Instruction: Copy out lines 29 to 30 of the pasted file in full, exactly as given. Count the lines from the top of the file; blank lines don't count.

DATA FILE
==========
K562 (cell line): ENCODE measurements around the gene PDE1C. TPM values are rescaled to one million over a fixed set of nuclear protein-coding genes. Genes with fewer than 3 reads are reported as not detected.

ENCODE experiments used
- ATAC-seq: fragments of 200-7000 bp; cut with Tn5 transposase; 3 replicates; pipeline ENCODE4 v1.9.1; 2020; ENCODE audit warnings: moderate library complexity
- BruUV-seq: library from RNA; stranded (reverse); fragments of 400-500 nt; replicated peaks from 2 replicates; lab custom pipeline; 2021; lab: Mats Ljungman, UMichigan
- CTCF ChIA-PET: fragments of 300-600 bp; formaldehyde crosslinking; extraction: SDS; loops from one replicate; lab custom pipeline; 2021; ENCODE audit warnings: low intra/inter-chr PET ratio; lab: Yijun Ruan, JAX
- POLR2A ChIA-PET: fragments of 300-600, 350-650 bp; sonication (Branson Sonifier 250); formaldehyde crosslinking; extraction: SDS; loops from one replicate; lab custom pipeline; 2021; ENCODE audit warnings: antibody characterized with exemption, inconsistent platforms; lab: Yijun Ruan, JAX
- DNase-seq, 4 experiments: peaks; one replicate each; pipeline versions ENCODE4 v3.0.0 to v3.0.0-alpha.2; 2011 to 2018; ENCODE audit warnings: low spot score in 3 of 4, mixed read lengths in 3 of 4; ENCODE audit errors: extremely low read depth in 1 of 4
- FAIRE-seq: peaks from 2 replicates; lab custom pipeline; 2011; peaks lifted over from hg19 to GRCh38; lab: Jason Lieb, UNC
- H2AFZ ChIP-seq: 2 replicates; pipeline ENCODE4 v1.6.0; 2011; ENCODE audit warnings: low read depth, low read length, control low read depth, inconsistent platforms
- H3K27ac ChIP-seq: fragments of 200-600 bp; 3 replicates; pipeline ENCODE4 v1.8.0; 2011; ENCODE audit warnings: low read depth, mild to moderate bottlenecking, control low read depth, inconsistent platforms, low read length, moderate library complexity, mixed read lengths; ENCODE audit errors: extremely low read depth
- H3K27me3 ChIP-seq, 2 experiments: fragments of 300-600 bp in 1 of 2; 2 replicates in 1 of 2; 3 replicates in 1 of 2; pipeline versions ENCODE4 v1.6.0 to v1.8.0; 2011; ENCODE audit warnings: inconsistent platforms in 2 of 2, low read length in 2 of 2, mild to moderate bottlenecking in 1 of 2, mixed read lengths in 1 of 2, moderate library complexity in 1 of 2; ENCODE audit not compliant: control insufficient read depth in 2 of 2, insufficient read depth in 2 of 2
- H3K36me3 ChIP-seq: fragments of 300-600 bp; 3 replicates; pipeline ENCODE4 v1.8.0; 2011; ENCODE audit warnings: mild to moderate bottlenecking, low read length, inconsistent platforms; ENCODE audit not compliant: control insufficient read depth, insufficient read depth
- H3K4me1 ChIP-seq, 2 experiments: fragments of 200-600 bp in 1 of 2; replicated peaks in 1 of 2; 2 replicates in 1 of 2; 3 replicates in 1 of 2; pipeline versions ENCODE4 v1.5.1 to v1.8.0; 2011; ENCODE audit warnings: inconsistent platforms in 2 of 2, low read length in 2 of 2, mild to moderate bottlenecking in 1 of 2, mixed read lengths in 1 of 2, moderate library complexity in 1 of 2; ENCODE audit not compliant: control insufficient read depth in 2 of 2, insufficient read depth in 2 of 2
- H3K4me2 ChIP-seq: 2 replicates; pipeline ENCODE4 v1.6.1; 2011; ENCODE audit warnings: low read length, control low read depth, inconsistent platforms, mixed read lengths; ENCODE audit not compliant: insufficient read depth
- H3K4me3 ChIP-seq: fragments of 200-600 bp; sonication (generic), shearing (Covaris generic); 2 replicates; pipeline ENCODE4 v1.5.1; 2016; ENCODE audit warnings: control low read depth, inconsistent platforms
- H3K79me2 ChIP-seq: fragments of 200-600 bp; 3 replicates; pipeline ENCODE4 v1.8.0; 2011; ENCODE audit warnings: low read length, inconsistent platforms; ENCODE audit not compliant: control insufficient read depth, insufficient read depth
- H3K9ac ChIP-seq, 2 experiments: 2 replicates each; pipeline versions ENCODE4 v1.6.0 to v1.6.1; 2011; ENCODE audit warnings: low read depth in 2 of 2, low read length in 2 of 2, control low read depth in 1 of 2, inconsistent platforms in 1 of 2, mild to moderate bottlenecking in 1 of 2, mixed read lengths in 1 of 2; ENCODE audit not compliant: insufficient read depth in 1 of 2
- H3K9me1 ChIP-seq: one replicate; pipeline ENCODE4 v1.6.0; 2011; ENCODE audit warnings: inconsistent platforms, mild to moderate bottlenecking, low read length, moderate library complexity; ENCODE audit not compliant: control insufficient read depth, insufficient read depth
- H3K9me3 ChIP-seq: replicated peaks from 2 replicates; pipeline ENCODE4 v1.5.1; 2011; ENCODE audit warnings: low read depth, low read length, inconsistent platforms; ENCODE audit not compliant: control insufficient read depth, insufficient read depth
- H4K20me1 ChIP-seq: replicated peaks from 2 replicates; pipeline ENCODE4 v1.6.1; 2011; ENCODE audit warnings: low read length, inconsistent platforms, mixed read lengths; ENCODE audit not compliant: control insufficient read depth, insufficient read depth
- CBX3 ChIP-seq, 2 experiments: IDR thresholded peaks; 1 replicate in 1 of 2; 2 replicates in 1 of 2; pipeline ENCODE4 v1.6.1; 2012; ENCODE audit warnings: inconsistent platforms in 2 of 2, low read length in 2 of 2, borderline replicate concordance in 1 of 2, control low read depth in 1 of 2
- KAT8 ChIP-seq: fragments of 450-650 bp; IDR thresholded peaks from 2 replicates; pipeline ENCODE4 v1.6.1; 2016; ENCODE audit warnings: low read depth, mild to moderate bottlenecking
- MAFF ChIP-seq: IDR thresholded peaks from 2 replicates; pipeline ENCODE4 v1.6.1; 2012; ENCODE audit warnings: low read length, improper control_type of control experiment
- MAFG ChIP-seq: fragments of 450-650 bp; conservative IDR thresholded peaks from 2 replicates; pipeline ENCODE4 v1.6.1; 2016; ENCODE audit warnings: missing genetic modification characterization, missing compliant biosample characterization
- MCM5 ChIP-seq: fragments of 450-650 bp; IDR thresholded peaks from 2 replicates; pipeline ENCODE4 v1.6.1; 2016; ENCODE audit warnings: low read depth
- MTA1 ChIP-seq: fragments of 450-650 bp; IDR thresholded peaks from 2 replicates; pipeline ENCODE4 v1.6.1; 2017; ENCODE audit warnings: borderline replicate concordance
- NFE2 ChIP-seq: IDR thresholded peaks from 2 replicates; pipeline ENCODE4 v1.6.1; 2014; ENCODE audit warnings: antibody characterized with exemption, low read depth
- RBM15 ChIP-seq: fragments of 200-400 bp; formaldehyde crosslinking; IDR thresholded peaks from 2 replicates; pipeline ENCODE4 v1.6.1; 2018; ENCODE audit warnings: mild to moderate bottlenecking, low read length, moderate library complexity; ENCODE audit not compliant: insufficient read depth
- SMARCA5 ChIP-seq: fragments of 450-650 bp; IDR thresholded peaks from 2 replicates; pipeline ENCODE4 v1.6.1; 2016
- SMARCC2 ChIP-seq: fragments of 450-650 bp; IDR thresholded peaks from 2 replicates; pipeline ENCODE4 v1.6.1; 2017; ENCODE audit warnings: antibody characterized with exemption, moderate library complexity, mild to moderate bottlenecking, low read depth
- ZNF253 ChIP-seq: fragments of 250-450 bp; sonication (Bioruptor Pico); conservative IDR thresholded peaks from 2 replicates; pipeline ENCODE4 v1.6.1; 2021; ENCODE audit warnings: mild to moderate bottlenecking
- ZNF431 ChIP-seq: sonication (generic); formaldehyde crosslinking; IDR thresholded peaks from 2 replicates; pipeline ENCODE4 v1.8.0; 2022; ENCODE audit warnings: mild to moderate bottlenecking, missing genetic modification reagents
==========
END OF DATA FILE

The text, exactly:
- SMARCA5 ChIP-seq: fragments of 450-650 bp; IDR thresholded peaks from 2 replicates; pipeline ENCODE4 v1.6.1; 2016
- SMARCC2 ChIP-seq: fragments of 450-650 bp; IDR thresholded peaks from 2 replicates; pipeline ENCODE4 v1.6.1; 2017; ENCODE audit warnings: antibody characterized with exemption, moderate library complexity, mild to moderate bottlenecking, low read depth